This reviews the literature on decentralised land governance in Southern Africa, highlighting key issues and challenges of ‘land governance from below’.
Government has been implementing the Land Resettlement Programme for over twenty four (24) years, focusing mainly on land resettlement for agricultural purposes without a comprehensive policy and legal framework. This has caused a number of challenges including lack of a coordination mechanism at higher level of Government in the implementation of the land resettlement programme, land disputes and low levels of infrastructure development and service provision in the resettlement schemes.
The World Bank is pleased to invite abstract submissions for the 19th Annual Conference on Land and Poverty to be held March 19 – 23, 2018 in Washington, DC, USA.
The Land and Poverty conference will present the latest research and practice on the diversity of reforms, interventions, and innovations in the land sector around the world. The 2018 conference theme will be: Land Governance in an Interconnected World
This monograph is published by Centre for Economic and Social Studies (CESS), Hyderabad observed large scale acquisition of agricultural lands in India in recent years for Special Economic Zones (SEZs), thermal power plants, irrigation projects etc., have become serious issue of socio-political contestation. Large scale corporate land grab taken place due to big involvement of private sector. In undivided Andhra Pradesh state, land acquisition for irrigation projects and SEZs, industrial and power projects in private sector are major issues of contention.
Land, and in particular agricultural land, is central to livelhoods in rural Zambia. Zambia is characterised by a dual legal system of customary and statutory law and by dual land tenure, with state land and customary land. A first wave of socialist-oriented reforms took place after independence in 1964, which abolished previously existing freehold land in favour of leasehold. Subsequent changes in government policies under the influence of structural adjustment programmes and a new government in 1991 paved the way for a market-driven land reform.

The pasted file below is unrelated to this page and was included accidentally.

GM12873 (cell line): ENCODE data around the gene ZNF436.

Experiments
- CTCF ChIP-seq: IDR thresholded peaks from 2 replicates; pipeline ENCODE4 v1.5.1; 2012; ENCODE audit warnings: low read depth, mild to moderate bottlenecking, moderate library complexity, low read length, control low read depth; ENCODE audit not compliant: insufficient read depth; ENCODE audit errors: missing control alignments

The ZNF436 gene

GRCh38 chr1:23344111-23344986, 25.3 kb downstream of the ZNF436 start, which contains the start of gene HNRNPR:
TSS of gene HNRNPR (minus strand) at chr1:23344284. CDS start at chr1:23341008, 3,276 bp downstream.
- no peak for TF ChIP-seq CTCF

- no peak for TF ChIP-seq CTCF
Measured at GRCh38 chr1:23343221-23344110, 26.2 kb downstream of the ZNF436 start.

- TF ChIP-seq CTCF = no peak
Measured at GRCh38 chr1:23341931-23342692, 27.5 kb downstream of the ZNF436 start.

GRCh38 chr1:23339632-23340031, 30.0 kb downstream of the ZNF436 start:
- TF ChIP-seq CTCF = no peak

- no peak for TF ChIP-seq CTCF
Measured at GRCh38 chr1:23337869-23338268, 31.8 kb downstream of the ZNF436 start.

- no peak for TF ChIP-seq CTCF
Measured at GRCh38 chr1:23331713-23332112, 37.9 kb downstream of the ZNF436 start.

The global finance, energy and food crises are fuelling a global rush for land in developing countries. In their search for land, political leaders and investors look to Africa as a potential food supplier for the rest of the world. However, the current trend of land liberalisation rarely offers a solution to sustainable food production and poverty reduction among smallhold farmers in rural areas, as shown by this case study.
All land in Zambia is vested in the president, in trust for the people of Zambia, under the Land (Conversion of Titles) Act, 1975 (see p.16), SECTION4.The president has delegated landadministration to the Commissioner of Lands under Statutory Instrument No. 7 of 1964 and GazetteNotice No. 1345 of 1975, as amended. Land in Zambia is divided into State (formerly crown),Reserve, and Trust Lands, as well as park reserves.
The study has established that customary land in Zambia is enormously significant because land is central to human existence and a large proportion of Zambians depend on it for their livelihood. Customary land in Zambia is the source of food and other necessaries for human existence for the villagers whose entire spectrum of perceptions of life are rooted in the cultural configurations and heritage of rural activities. Further, the study has found that the land can be made more productive without converting it to leasehold.
Zambia’s agriculture sector provides the main support for the rural economy. This assertion is based on the fact that about forty nine percent of the Zambian population depends on agriculture, primarily through smallholder production for their livelihoods and employment (CSO, 2014). Notwithstanding this fact, in 2015 the sector contributed 8.5 percent to the GDP and approximately 9.6 percent of national export earnings (CSO, 2015; World Bank, 2016). The potential for agricultural growth in Zambia is staggering.